Hello hog traders
To describe the last 8 hours of hog trading at the CME as rough would be an understatement. The front of the hog curve has been snowed under due to the Coronavirus fears. The cash index moved higher into the close of the week, but it didnt matter as futures hit expanded limits into the close as futures traders sell with their eyes closed. Weekly exports are holding at record levels as China takes delivery of previous purchases. The Chinese government/economy has essentially closed for the last week. By the time you read this it may be open, to much lower prices I would assume. This discount is a “fear sale”, one that I encourage buyers to begin to take advantage of. Spec funds are virtually flat now, premium has been extracted as summer contracts trade in the mid 70’s!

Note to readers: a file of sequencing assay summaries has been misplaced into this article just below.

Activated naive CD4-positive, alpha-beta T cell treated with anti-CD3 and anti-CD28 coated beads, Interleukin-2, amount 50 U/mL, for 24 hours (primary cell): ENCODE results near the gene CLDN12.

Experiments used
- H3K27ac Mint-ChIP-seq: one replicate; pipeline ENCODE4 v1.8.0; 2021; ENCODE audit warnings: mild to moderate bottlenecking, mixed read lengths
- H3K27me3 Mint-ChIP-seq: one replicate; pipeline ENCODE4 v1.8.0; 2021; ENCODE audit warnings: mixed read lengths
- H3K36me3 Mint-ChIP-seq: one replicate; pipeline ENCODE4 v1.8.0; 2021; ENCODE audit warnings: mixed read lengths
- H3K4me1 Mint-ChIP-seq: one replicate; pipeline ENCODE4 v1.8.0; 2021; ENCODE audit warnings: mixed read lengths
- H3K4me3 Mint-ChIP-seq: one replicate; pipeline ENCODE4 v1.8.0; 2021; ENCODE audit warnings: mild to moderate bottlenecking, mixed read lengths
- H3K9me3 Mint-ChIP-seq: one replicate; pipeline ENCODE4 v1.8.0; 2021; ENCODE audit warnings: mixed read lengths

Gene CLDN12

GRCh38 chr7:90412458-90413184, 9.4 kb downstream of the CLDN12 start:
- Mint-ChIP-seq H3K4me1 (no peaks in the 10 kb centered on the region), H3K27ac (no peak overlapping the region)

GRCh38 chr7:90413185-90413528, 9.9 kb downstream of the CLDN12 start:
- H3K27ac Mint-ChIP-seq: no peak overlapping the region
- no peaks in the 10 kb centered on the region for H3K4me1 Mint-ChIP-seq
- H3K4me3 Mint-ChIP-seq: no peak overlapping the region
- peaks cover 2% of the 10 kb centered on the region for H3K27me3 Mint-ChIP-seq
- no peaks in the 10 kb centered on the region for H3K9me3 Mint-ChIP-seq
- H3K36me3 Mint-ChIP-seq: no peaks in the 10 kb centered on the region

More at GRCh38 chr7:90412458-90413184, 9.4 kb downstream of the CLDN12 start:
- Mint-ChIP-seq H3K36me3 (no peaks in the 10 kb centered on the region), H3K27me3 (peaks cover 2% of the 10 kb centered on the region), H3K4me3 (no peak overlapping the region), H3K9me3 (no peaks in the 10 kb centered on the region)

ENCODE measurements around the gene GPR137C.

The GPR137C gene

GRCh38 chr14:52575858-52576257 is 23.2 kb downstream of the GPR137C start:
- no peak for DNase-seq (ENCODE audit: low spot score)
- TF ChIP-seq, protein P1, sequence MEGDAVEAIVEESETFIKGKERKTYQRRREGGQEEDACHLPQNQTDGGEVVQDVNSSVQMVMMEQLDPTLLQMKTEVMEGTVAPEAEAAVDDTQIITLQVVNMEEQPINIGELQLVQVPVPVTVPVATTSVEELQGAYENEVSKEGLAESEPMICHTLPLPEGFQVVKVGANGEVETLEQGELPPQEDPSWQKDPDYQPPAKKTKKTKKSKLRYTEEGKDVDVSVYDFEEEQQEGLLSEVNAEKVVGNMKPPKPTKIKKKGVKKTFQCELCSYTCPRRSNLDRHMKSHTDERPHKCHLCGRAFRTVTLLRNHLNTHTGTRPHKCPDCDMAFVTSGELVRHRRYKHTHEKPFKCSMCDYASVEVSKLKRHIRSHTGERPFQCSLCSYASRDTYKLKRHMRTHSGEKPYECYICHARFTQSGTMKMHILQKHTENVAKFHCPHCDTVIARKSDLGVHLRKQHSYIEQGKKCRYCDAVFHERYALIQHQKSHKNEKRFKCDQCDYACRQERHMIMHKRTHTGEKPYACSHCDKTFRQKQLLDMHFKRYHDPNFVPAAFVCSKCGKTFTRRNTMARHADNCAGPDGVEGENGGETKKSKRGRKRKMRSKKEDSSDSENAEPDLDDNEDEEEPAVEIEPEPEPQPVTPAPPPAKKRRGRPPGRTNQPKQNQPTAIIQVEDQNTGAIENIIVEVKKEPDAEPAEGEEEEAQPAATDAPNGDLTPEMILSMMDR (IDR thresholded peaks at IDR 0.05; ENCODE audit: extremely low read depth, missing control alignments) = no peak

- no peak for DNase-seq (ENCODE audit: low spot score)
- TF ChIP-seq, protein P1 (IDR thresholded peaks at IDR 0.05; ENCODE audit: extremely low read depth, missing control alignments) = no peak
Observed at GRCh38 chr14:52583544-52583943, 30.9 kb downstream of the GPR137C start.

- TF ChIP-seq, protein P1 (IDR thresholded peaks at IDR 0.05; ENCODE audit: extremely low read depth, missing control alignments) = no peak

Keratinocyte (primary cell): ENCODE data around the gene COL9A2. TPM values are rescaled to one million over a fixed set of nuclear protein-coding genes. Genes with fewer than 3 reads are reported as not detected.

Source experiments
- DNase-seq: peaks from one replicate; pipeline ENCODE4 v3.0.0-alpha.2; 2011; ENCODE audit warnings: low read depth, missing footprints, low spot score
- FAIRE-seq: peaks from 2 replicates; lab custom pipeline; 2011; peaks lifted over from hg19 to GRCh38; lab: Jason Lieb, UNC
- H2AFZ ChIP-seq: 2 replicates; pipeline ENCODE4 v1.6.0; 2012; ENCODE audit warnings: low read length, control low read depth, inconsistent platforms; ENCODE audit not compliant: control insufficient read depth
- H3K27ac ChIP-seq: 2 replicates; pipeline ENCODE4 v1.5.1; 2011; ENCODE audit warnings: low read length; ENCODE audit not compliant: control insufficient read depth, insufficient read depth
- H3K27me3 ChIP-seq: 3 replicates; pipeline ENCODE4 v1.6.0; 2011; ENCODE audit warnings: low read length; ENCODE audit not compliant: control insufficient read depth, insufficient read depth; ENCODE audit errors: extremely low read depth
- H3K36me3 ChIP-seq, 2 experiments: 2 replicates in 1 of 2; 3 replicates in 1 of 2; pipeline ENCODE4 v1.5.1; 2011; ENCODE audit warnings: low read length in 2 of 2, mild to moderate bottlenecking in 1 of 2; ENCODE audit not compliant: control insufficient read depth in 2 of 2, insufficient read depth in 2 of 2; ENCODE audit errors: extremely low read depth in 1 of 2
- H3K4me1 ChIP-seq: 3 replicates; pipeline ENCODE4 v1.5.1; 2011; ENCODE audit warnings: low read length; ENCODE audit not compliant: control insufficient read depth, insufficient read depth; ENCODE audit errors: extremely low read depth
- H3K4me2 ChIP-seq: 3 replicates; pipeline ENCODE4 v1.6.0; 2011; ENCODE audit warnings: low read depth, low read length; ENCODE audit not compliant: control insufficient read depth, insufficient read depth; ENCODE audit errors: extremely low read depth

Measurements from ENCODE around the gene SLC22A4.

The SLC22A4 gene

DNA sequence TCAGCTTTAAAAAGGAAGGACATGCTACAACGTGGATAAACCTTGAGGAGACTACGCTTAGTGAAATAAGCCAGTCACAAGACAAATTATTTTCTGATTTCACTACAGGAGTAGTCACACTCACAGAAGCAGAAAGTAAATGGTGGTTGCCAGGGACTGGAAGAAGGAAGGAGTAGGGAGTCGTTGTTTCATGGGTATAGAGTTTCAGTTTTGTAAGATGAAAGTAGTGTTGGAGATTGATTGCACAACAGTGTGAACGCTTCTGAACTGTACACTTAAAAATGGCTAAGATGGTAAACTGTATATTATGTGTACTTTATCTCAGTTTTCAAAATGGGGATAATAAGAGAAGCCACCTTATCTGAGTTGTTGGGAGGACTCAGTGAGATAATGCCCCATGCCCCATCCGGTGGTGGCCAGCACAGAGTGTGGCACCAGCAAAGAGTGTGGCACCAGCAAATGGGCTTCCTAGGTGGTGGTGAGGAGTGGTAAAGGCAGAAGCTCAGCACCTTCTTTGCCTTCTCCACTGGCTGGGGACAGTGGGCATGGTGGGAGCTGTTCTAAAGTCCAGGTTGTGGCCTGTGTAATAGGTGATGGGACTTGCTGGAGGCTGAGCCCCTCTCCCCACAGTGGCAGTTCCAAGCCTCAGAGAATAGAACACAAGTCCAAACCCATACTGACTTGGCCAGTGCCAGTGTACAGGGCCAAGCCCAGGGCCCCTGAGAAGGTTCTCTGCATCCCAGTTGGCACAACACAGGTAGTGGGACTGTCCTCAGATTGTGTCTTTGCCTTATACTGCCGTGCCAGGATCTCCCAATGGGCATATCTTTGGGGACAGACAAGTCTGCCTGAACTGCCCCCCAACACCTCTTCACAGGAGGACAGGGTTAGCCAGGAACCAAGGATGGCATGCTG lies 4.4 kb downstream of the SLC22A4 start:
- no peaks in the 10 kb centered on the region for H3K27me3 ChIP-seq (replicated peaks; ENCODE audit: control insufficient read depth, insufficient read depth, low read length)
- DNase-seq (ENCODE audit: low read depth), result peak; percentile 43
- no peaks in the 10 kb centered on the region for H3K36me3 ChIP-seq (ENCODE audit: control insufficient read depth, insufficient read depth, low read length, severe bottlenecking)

The action on Friday felt awful, but we will hold these positions for now. It could take a few days/weeks for this thing to run its course but our bet is virus scare is shorter lived. The death rate is very low and falling. Price spreads are massive between US and Chinese futures, and the hog crush has only been this good since twice since 2004. US domestic buyers are going to be very active. April is down 10 dollars in the last week. April is now trades with the index, Feb is below. If you have not added our position, good for you. Now is not a bad time to join us. The Chinese government is actively trying to support the market with liquidity injections. Trading with the end of time in mind is never a winning proposition over the longer run.